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we had 2.6 it was under the range, we're not happy with that, but it's the first time we've been under that in a long time. >> you did not buy any stock back from last quarter, but you do have a buyback. is this the kind of thing that the buyback is for >> last quarter we were closed for most of that window because we were going through a refinancing. that is just wrapping up within the next week or two, we're going to go up and talk to the market about what we're doing, refinancing is done and so that was refinancing about $900 million in debt we got an extra billion that we added to our total debt. and we'll talk to the shareholders about what we're going to do to that cash, how we'll return it to them to best generate returns for them. >> and the huge number domestically, how much is new technology and advertising
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i know it's gotten lost in the international shovel, but it was a remarkable quarter and needs to be talked about >> thank you the franchisees, the system, they're doing a great job, and it's really a continuation of everything you said. loyalty continues to do well for us technology is working well the food quality, drif elivery. we've been doing delivery 357 years, so we're really good at ate. so everything continued to come together very well for us. so domestic story continues to be absolutely fantastic. >> i know the franchisees must want to have it so that drivers never have a problem finding the guy. how about g.p.s., making sure you don't have to have just the light on tell us when you're 30 seconds away and i can open the door so that they know it's my place
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>> we're testing that as we speak. is we've got that in some international markets and a market in the u.s. so that's part of where we're investing. we're testing that, tweaking things like that but still a lot to come on the technology front, and part of that is around the delivery experience >> terrific. to me, look, you're money in the bank with us i believe if you say it's fixable, it's fixable. patrick doyle, president and ceo of domino's. thanks for coming on if show you heard he's going to speak with shareholders. maybe he puts that cash horde that they have, because remember they have a very good model to buy, to work buying the stock down here. if pat doyle says it's fixable, it's fixable "mad money" is back after the break.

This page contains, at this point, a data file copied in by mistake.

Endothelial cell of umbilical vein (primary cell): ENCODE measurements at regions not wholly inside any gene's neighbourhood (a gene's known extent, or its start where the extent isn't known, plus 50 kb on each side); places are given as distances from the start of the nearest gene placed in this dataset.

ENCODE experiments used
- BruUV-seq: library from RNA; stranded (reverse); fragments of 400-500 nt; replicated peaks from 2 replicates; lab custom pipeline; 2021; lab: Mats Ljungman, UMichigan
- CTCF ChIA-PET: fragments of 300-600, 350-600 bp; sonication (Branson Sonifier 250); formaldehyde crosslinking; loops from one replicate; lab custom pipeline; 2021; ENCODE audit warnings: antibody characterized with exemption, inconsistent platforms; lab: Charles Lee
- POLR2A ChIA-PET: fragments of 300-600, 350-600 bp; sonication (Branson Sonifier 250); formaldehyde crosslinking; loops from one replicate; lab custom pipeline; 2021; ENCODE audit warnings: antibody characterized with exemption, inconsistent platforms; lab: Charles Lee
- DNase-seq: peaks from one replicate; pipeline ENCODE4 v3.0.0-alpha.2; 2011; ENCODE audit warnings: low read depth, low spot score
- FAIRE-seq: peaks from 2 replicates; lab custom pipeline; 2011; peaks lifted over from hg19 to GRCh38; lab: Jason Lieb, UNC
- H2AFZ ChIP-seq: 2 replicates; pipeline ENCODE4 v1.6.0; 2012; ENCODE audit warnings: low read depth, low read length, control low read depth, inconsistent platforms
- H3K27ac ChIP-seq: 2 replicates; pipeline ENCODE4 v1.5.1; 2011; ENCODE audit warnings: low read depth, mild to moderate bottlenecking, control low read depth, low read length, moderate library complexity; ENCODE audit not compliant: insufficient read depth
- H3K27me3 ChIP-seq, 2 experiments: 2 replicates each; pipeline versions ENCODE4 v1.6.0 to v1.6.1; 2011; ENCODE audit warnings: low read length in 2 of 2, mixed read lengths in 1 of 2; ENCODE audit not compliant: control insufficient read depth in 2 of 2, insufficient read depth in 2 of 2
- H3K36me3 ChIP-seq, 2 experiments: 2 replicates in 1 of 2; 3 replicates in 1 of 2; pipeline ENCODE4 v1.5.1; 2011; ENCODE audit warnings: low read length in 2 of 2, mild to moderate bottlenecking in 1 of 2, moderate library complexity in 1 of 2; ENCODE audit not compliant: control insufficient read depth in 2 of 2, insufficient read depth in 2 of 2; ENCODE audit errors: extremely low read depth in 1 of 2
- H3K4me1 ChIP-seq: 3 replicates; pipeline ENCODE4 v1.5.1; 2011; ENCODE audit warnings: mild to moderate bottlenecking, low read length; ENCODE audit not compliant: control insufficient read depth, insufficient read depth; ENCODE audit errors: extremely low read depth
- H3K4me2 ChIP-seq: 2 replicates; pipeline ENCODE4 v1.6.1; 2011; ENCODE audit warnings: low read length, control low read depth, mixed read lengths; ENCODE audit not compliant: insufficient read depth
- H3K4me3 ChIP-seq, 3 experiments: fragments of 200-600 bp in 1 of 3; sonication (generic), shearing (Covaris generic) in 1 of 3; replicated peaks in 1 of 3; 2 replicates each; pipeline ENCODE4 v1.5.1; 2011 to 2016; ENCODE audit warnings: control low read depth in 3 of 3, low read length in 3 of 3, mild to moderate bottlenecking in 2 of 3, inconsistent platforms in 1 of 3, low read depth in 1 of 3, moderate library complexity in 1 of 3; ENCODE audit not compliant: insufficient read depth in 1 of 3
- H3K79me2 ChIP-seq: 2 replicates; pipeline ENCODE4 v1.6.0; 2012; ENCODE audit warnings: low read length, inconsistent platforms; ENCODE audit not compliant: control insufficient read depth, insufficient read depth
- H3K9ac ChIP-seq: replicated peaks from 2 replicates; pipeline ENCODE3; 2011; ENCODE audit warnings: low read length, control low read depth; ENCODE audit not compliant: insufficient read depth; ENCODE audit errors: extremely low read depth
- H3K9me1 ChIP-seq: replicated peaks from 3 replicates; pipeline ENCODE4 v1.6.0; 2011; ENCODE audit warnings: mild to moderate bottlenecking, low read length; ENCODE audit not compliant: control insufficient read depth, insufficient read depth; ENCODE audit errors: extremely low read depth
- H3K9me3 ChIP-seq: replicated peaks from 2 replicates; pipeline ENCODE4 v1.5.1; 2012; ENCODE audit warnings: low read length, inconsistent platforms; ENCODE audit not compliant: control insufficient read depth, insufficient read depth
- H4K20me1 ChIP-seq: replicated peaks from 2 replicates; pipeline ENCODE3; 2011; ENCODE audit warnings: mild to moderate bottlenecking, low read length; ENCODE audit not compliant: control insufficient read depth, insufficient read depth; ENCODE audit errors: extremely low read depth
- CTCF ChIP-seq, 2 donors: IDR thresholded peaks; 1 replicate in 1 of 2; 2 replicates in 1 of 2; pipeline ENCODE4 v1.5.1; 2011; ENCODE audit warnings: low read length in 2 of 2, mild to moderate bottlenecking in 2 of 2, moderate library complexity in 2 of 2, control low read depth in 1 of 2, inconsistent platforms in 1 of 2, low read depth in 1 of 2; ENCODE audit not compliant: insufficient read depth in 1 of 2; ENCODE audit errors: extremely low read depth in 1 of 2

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all summer i've been trying to highlight what i call the unsung heroes of this market the boring, slow, and steady company, but stocks just keep roaring higher even if they don't get any attention. just look at the medical device space.
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we've got exciting medical technology plays intuitive surgical but there are plenty of prosaic medical technology companies with red hot stocks and i want to tell you about the killer bs of the medical technology space. baxter, beckton and boston science. these guys simply review to stop going higher the stocks almost never go down. in short, they deserve a nickname becton dickinson has rallied 22%, but get this, over the past five years, bax ebaxer the -- b has nearly doubled and boston
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science corps up 300%. they're the names that are driving so much of this recent rally in the averages. what they're typical of the kinds of stocks i bring up when i'm challenged over the weekend by the parade of bears that i seem to draw like honey. so what do the three killer bs baxter makes medical equipment, including dialysis machines and a lot more perhaps the most memorable thing is the company spun off its drug business in 2015 and then shire bought that business for a big premium. if you're running a hospital or research lab, you're probably a customer boston science is a bird of a different feather. makes pacemakers, drug eluding